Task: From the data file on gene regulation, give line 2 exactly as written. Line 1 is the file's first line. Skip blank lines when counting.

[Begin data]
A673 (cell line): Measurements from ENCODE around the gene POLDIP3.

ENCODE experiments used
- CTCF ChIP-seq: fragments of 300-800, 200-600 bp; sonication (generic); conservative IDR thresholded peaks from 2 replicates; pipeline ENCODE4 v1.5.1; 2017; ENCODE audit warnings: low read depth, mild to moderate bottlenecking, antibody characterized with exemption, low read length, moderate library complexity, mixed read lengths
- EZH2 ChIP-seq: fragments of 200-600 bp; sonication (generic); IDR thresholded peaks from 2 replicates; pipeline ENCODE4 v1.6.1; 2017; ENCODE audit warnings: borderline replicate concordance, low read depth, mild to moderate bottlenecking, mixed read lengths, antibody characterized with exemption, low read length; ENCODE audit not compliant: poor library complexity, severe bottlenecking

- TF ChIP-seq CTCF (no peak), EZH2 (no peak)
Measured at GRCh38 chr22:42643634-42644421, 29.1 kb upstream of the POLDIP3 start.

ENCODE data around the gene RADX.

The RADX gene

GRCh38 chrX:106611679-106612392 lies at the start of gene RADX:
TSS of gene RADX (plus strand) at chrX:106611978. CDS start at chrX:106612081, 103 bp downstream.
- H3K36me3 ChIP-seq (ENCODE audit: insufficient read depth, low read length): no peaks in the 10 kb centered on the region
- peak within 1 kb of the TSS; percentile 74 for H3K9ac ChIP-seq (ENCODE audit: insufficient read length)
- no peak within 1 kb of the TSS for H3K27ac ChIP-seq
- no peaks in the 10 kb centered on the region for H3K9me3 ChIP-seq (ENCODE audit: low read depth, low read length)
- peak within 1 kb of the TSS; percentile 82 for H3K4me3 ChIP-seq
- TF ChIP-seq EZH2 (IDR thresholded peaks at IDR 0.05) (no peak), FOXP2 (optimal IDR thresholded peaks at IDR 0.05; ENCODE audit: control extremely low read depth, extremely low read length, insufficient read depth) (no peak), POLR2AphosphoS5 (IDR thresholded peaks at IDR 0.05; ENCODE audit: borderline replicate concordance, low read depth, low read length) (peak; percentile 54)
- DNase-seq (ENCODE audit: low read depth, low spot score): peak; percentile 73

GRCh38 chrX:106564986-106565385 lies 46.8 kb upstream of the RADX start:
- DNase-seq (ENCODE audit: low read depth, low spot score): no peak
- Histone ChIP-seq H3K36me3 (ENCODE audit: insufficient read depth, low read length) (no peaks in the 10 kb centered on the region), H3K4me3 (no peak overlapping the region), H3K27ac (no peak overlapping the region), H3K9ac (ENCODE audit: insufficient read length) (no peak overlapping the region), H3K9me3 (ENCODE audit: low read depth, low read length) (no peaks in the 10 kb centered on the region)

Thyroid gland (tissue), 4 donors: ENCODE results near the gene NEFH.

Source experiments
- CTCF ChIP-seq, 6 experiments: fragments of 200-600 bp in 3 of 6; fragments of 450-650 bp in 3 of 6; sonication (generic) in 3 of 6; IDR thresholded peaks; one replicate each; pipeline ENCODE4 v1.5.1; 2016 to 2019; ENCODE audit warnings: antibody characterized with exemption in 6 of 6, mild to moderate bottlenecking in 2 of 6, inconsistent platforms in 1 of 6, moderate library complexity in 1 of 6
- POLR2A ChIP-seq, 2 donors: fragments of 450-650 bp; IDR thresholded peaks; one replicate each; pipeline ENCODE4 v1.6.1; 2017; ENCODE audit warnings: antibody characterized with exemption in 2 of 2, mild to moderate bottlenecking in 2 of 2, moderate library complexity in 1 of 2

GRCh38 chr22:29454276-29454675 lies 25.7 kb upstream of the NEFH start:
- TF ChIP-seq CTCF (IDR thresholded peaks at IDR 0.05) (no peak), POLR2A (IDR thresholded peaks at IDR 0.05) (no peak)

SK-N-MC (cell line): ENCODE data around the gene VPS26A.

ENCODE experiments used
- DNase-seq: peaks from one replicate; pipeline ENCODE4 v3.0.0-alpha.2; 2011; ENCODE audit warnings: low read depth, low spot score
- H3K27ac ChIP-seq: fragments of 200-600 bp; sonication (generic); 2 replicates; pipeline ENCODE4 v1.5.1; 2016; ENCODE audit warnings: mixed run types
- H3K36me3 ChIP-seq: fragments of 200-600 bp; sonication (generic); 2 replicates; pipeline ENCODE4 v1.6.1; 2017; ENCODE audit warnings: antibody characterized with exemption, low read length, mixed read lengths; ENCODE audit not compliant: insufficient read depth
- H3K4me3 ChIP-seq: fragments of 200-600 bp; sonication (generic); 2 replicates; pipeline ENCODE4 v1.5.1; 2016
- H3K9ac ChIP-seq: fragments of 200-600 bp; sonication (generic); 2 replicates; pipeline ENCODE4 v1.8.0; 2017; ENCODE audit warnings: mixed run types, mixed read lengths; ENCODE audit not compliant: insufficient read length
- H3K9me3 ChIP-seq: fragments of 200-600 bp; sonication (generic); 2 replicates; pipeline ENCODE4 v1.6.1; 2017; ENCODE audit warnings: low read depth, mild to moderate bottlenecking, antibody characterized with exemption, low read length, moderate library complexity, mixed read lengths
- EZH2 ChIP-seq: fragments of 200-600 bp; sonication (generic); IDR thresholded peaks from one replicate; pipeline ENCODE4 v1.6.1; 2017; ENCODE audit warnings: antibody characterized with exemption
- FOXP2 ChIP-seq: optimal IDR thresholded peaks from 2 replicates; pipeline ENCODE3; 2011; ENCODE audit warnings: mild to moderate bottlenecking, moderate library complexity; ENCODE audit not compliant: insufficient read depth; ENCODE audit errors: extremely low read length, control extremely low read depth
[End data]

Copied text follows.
ENCODE experiments used